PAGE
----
Back to top


Director of the Grossman Center for Quantitative Biology and Human Behavior
Henrich Kluver Professor of Neurobiology and Statistics

Dr. Doiron completed his undergraduate and graduate degrees in Physics at the University of Ottawa, and later a postdoc at NYU. From 2007-2020, he was faculty in the Mathematics Department at the University of Pittsburgh, after which he moved to the University of Chicago. His work focuses on how the complex circuit wiring of the nervous system supports rich, often stochastic dynamics, as well as, drives neural computation. Dr. Doiron was awarded a Sloan Fellowship and a Vannevar Bush Fellowship, and he is also a Simons Foundation Investigator.

Research interest: The Theory of Neuronal Circuits lab investigates how the cellular and synaptic circuitry of neuronal circuits supports the complex dynamics and computations that are routinely observed in the brain. They use techniques from dynamical systems theory, statistical mechanics, and information theory to build and analyze cortical circuit models, often in collaboration with experimental teams investigating visual, olfactory, auditory, and decision-making cortices. 

Doiron Lab Website 



Assistant Professor of Neurobiology

Before joining UChicago, Dr. Jaramillo was a Junior Group Leader at the European Neuroscience Institute and Campus Institute for Dynamics of Biological Networks in Göttingen (2021-2023) and a postdoctoral associate in the lab of Prof. Xiao-Jing Wang at the New York University Center for Neural Science (2015-2020). He received a PhD in Computational Neuroscience as a Bernstein Fellow in Berlin, Germany under the supervision of Prof. Richard Kempter (2014).

Research Interest: In the Distributed Neural Dynamics and Control lab, Dr. Jaramillo investigates how subcortical structures interact with cortical circuits to subserve cognitive processes such as memory, attention, and decision-making. They use tools from dynamical systems and control theory to simulate and analyze how distributed neural dynamics arise from multiregional neural circuits and how these dynamics are controlled for purposeful behavior. Moreover, they study the network and behavioral effects of exogenous neuromodulation of subcortical structures (e.g., as used in DBS) to discover new avenues for the treatment of neurological and psychiatric disorders.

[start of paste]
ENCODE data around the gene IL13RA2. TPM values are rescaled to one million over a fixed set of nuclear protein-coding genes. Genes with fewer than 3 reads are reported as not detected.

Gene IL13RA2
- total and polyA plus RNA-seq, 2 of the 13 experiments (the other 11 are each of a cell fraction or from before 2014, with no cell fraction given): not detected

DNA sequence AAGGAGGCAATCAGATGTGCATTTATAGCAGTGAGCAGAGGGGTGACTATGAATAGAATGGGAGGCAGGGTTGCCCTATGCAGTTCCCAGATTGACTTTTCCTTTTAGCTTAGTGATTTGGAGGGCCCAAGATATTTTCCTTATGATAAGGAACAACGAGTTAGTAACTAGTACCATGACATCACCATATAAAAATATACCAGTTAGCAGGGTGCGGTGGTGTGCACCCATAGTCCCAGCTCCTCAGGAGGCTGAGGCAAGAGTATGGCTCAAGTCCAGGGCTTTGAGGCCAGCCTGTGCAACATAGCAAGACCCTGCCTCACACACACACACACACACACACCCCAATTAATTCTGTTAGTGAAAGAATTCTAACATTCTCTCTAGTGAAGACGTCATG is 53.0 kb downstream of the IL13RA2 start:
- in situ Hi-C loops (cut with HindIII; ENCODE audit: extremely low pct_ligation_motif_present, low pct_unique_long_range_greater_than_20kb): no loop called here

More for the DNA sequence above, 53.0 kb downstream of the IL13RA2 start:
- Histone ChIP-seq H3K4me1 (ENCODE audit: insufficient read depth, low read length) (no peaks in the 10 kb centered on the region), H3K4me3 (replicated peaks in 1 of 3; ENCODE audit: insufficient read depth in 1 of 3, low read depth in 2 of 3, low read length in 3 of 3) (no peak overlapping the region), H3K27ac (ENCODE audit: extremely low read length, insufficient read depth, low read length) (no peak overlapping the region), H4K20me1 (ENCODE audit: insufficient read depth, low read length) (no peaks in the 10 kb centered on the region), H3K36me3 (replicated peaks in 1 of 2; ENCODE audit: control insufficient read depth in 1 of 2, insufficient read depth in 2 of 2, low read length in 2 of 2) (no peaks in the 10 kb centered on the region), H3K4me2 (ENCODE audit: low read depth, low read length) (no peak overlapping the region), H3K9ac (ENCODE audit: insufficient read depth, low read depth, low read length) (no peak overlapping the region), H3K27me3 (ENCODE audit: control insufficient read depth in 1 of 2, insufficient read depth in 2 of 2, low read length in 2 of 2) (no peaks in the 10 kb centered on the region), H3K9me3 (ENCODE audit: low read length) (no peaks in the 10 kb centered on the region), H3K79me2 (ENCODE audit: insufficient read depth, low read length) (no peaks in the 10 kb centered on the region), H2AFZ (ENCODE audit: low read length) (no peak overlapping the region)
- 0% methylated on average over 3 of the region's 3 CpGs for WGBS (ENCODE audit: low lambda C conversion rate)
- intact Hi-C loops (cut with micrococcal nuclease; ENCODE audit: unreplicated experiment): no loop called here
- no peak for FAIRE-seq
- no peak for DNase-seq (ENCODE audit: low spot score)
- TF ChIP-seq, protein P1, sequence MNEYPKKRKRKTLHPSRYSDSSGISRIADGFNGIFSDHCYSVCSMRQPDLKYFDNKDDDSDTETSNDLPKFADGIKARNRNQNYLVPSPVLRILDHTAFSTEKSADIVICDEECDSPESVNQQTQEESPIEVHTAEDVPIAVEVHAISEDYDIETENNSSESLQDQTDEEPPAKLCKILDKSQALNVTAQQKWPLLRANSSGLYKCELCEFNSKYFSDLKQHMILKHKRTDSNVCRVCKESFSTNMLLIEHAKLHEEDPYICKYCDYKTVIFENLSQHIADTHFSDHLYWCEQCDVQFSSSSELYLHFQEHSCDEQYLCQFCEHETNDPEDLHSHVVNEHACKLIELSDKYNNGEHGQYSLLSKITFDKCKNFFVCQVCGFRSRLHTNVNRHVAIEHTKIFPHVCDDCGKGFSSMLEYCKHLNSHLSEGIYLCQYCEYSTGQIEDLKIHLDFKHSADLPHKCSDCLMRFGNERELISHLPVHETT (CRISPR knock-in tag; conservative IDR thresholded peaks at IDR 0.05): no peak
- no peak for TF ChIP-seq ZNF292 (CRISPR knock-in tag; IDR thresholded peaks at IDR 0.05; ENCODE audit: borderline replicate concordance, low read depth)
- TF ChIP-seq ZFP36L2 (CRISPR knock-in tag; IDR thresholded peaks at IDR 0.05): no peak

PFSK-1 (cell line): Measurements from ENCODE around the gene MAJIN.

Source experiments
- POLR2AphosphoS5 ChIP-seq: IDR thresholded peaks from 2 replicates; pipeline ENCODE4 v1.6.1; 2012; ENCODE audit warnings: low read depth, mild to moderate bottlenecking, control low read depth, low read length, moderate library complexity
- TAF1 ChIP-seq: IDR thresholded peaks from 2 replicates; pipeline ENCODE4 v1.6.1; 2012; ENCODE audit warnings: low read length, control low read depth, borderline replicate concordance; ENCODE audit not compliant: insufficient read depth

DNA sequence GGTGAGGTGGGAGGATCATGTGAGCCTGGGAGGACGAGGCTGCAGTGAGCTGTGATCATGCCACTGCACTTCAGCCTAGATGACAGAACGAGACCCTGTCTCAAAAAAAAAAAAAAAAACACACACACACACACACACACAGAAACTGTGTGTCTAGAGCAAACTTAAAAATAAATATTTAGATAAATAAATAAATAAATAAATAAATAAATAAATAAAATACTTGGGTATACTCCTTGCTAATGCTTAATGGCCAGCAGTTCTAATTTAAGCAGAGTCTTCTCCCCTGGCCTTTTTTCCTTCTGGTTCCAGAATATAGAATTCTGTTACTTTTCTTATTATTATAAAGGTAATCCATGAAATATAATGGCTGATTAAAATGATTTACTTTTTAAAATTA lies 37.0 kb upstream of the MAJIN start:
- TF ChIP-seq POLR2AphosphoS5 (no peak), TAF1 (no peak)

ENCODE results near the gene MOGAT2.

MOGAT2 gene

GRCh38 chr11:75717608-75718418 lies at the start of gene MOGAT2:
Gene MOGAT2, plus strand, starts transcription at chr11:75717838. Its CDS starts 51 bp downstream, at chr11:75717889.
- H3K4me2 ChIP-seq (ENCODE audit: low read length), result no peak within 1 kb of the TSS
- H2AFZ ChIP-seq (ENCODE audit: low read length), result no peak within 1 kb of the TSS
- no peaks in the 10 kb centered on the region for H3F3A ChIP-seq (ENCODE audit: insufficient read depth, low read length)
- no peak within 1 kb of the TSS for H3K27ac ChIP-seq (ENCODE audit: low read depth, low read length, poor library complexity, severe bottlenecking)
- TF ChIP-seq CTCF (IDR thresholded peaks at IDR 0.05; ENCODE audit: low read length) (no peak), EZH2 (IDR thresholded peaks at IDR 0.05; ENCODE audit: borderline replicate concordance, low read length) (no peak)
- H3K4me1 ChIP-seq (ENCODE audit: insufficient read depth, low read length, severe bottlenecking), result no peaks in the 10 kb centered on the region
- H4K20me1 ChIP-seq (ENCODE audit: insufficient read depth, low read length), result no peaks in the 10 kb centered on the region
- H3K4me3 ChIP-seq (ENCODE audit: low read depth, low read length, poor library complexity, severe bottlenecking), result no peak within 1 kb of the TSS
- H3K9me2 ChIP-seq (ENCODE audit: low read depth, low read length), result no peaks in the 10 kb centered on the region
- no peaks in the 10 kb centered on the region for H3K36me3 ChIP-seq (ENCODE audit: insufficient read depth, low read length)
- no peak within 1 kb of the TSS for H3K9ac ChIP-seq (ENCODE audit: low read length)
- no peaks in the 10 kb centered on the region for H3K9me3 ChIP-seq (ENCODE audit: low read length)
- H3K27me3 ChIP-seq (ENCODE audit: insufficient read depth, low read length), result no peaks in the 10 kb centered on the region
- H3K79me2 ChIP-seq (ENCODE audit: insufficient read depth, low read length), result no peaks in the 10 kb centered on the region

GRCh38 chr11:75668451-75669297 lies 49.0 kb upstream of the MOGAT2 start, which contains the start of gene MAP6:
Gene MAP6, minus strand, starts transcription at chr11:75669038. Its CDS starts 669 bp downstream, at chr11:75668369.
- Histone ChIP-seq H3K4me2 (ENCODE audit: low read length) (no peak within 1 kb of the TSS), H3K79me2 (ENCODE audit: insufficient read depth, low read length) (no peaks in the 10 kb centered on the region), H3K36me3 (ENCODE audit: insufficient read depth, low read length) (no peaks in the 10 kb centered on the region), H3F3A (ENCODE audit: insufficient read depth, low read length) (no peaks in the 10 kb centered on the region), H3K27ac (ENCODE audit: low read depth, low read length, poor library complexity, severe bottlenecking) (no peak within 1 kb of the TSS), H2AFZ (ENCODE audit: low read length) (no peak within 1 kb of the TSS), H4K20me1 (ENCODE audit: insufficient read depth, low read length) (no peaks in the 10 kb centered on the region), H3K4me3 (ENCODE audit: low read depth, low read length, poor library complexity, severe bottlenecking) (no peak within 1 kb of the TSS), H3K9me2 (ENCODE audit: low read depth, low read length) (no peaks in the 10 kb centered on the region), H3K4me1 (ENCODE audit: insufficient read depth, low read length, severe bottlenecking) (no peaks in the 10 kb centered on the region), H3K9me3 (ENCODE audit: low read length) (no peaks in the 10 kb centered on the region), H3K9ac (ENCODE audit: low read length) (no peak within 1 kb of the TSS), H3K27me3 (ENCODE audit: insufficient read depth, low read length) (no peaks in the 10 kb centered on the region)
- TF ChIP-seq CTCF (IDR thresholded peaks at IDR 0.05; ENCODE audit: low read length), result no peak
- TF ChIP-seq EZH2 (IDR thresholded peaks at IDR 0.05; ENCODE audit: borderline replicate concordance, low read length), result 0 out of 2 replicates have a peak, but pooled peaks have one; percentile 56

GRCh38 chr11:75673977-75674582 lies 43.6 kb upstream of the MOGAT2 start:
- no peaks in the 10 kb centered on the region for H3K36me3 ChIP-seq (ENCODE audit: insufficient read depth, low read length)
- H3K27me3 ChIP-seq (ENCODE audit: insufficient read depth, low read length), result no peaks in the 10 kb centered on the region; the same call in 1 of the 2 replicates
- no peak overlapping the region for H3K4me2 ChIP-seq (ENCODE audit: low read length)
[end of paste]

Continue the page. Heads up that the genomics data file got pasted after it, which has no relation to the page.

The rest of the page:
Assistant Professor of Neurobiology

Dr. Nogueira obtained his M.Sc. in theoretical physics (cosmology and astroparticles) from U. de Barcelona (2012) and a PhD in computational neuroscience from U. Pompeu Fabra (2017), where he worked on perceptual decision-making and the role of noise correlations on information and behavior. After that, he completed a postdoctoral training at the Center for Theoretical Neuroscience at Columbia University (2023) where he focused on characterizing the geometry of representations in different brain areas and tasks, and on training and analyzing artificial neural networks as simplified models of brain regions and behavior. 

Research interest: Dr. Nogueira's research focuses on characterizing the geometry of neural representations in the high-dimensional neural state space to understand the computational support of artificial and biological cognition. They develop analytical and computational tools to identify the representational geometry of noisy neural circuits in datasets recorded by experimental collaborators from different brain areas and cognitive processes like decision-making, working memory, and navigation. They also train artificial neural network models and use these same tools to compare the computational strategies implemented by artificial and biological networks and derive additional predictions. They make use of the latest tools in ML/AI to shed light onto the connection between brain activity and behavior and contribute to the emerging field of NeuroAI.



Associate Professor of Organismal Biology and Anatomy

Dr. Palmer completed her undergraduate study in Chemical Physics at Michigan State University, followed by a PhD in Theoretical Physics at the University of Oxford in 2001. After graduation, she completed two postdoctoral trainings at the University of California San Francisco and Princeton University. She joined the University of Chicago in 2012.

Research Interest: Dr. Palmer studies how populations of neurons collectively encode information present in their inputs and how they perform computations on these signals. The brain performs several classes of computation including signal comparison, prediction, error correction, and learning. To investigate these phenomena, she works with experimentalists on a variety of systems: predictive coding in the retina and visual cortex of the rodent, motion coding in area MT, and temporal coding in the zebra finch song system. From these studies, several general principles have emerged, which guide her current research: the hypothesis that neurons are optimized to predict their future inputs, that information in neural populations is represented combinatorially, and that coding in sensori-motor systems is highly dynamic and behaviorally dependent. By working closely with experimentalists, they constrain and test these theories of neural population coding with detailed measurements.